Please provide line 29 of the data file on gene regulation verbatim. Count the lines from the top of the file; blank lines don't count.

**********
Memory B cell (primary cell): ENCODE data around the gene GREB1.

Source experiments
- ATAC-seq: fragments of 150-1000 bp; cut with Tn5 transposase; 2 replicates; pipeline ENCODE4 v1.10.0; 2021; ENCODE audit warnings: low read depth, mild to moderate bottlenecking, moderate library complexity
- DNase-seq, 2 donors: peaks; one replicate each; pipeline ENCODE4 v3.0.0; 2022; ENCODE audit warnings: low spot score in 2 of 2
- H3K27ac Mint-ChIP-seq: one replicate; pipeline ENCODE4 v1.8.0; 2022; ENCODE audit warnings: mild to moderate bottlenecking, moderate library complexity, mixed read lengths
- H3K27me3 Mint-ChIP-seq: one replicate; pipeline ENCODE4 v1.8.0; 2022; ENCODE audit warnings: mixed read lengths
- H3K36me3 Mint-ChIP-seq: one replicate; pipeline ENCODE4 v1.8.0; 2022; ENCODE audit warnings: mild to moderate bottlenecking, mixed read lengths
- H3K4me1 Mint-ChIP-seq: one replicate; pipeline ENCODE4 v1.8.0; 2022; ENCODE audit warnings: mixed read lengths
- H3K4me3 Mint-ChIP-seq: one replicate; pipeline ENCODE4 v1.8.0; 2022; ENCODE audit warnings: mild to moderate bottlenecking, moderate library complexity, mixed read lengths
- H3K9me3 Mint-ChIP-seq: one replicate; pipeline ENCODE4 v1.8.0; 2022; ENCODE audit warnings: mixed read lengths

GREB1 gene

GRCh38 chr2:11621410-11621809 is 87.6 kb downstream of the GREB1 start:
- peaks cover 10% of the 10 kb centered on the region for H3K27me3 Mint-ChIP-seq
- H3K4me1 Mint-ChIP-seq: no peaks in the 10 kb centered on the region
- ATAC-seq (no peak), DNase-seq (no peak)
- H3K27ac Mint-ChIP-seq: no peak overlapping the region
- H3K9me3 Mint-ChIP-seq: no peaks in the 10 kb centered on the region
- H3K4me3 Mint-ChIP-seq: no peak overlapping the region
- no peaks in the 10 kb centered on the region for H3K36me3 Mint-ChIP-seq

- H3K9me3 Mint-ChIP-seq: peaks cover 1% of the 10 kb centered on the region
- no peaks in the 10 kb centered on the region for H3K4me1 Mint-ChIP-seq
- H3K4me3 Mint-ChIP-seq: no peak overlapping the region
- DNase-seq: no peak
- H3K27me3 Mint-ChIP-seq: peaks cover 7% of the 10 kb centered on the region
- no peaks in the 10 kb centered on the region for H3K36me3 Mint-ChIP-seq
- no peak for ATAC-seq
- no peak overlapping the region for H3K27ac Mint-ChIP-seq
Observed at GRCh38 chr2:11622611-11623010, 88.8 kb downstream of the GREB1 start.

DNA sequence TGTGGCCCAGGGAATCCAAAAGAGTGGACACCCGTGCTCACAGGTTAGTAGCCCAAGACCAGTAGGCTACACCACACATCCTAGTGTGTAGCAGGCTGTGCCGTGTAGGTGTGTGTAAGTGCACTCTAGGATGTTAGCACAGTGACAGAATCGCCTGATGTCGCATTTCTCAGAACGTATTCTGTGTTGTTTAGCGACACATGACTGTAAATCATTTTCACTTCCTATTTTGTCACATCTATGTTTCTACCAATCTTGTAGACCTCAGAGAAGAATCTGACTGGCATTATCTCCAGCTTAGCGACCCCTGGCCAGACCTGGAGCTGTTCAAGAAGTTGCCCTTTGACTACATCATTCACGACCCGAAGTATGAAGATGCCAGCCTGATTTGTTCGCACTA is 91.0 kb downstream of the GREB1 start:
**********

DNA sequence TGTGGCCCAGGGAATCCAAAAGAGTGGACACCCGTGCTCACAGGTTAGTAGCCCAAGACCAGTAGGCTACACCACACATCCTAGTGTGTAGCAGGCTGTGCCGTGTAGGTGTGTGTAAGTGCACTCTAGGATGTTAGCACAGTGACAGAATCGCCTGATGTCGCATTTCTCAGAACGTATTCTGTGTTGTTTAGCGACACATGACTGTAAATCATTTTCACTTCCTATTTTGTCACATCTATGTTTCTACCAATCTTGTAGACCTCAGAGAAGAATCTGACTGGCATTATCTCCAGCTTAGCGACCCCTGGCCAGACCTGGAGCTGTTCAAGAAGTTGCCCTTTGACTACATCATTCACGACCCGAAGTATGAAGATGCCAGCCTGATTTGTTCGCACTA is 91.0 kb downstream of the GREB1 start: